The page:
It was at about this time that I met a magazine editor at a party. We got to be friends, and I suggested a story for his magazine. I have to admit I was not thinking of writing it myself (I just wanted to read what an "expert" might tell me about the subject), but he, quite naturally, assumed that I was proposing to write it.

He told me to give it a try. So I did. Three weeks later, I handed him the copy. He read it, changed not a word -- another editor called me to discuss changes, but decided to ignore the "style book" and let a few sentences that violated the rules stay as-is because she liked them -- and when it hit print, there were my words and my byline staring me in the face.

It was intoxicating.

Worse, just a few weeks after I turned it in, a nice check arrived in the mail. We hadn't discussed money (see how seriously I was taking this as a possible career?) and I was stunned at how much they paid.

I was hooked.

The rest, as they say, is history. Or, in this case, the subject for a later entry.

10 comments:

Anonymous said...

Did you ever run into Ward Kimbal amd "the boys" in your first gig?

Google permitted.

MrScribbler said...

"anonymous" -- I actually knew Ward long before I was old enough to work any job...he lived about a half-mile from my parents' house.

KauaiFinn said...

Wow! Thanks so much for sharing this bit of your history!

So, in a sense, you wound up in this career by "accident"?

Can it be done the same way today? Could a writer approach a magazine editor with a column (or a write up on this or that), having no prior experience, or a college degree in journalism or similar - and get noticed as you did?

I would guess much of it today would hold on "who you know" + having been published before + a college degree...(?)

I'm still curious...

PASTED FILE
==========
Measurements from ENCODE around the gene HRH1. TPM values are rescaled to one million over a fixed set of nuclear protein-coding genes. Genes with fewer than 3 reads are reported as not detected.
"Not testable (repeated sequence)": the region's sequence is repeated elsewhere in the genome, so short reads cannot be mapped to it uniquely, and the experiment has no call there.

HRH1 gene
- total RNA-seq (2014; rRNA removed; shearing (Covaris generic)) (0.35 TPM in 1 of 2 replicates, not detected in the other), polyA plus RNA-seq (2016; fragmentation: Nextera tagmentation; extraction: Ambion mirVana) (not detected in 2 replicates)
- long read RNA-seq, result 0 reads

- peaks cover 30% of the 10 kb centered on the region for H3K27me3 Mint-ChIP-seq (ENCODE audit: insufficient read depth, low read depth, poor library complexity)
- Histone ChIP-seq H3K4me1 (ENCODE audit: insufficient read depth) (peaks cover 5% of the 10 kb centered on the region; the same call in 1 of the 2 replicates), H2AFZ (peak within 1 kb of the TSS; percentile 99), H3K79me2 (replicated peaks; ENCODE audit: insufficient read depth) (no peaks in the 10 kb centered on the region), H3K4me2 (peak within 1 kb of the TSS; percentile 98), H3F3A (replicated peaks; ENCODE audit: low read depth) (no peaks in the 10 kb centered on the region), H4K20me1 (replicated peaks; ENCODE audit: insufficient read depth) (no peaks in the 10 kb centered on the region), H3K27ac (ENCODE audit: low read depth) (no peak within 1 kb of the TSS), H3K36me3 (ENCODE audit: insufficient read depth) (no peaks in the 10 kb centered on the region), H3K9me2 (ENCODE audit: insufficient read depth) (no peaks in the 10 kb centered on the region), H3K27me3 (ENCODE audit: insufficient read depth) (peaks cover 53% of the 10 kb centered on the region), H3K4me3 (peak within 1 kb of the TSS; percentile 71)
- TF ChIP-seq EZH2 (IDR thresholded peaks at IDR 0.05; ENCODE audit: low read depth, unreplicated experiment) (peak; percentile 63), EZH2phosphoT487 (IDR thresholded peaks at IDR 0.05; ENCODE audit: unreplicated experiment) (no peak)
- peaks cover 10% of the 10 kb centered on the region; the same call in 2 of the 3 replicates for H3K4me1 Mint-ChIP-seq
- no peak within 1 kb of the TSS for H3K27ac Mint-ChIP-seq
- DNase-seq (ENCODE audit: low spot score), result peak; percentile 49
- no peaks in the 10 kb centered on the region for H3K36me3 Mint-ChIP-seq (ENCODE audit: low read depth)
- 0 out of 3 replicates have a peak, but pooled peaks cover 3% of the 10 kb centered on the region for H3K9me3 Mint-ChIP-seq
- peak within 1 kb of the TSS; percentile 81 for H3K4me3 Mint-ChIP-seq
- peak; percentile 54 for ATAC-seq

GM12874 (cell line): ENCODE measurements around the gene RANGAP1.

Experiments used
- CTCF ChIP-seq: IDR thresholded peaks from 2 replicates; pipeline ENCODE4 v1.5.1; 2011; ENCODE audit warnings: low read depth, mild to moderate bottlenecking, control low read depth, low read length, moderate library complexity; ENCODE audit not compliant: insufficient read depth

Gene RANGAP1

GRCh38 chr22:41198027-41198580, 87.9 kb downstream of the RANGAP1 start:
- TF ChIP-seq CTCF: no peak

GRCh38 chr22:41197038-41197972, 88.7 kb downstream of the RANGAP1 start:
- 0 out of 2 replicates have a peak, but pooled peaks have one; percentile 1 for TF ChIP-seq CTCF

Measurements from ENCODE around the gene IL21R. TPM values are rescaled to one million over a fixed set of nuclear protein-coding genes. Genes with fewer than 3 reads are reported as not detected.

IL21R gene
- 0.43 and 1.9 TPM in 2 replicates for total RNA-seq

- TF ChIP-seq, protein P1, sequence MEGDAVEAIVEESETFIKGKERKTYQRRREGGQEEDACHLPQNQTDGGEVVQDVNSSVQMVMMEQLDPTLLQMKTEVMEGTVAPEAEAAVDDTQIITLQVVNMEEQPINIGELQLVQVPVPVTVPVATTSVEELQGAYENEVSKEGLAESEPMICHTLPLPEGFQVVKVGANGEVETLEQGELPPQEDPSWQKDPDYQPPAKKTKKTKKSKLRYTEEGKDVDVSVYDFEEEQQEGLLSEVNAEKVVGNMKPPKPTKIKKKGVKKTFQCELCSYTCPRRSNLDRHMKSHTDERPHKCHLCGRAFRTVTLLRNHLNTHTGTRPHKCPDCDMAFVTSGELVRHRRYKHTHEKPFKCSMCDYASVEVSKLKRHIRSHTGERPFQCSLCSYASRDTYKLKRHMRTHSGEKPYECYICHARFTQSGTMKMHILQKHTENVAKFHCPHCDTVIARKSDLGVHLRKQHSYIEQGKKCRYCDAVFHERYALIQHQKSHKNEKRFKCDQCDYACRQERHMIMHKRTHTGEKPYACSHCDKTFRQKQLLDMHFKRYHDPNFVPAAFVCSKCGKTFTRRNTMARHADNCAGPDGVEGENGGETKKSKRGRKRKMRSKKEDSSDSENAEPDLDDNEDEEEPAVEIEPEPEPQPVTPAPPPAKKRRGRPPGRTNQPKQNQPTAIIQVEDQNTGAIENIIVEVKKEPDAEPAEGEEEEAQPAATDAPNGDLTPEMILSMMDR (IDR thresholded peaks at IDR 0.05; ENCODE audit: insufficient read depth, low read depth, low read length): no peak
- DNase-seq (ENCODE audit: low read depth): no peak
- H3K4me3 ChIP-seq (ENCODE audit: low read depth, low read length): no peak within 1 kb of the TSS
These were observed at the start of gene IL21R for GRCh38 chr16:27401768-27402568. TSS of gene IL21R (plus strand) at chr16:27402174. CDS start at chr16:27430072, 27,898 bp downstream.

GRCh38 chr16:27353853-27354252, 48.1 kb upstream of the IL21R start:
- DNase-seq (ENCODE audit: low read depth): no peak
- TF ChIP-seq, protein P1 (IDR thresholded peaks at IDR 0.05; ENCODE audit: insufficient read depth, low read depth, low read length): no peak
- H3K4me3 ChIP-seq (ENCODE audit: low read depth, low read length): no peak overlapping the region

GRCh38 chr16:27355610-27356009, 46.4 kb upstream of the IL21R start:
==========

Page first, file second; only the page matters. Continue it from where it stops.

Still want to know about the different avenues, and how you get there, and what one needs to get there (and what are the realistic chances of getting there).

Is it all about being at the right place at the right time?

MrScribbler said...

KF -- All -- or part, or a little -- will be revealed. Eventually.

You can always approach an editor with your ideas -- maybe not directly, as I did -- and he or she might react positively. But the chances are, in my view, slim. Remember that I did not ask for a job as such...they would have been free to reject my work if it had not been satisfactory. The risk was, at it remains today, all mine.

At the moment I did this, the risk to me was minimal. I was still working the other job, and had a wife who was bringing in money.

There was no "grand plan." It simply happened. It's still possible, but the odds against it working out are long.

DAL said...

I barely have high school English, so a career in writing was never for me, and in fact it would never have occurred to me. I've had lots of menial jobs, never a cool one.

Eagerly waiting another part to this, Scribbs.

Anonymous said...

That is so interesting!! Thanks for sharing a piece of yourself with us.

Gill

lowandslow said...

Fascinating, Scribbs. I find it sad when entire industries fade away due to new "technology". I understand "new" is usually faster and cheaper, but hands-on work done by true craftsmen can never be truly emulated by computers.

I'm impressed by how you keep re-inventing yourself. Although you may not agree (modesty?) I see that as the sign of an ultimate "winner" in life.

Tell us more, please. :)

Sunny said...

This is most interesting, MrScribbler. Thankyou for letting us in for a peek into your life. :) {{hugs}}

Anonymous said...

Oh, I just bought a book about digital slrs photography,(mrS, i am afraid that I am out of my depth with my camera...) and saw a chapter about adding motion to a photo.
Darn! It used to be so easy to take a
picture...I'm worried i have gotten to my personal "Peter Principle"
lz

Anonymous said...

Also those cels are cool. i have seen several Disney cells at the local autograph shop...However I kind of concentrated on Robert DeNiro pics...:)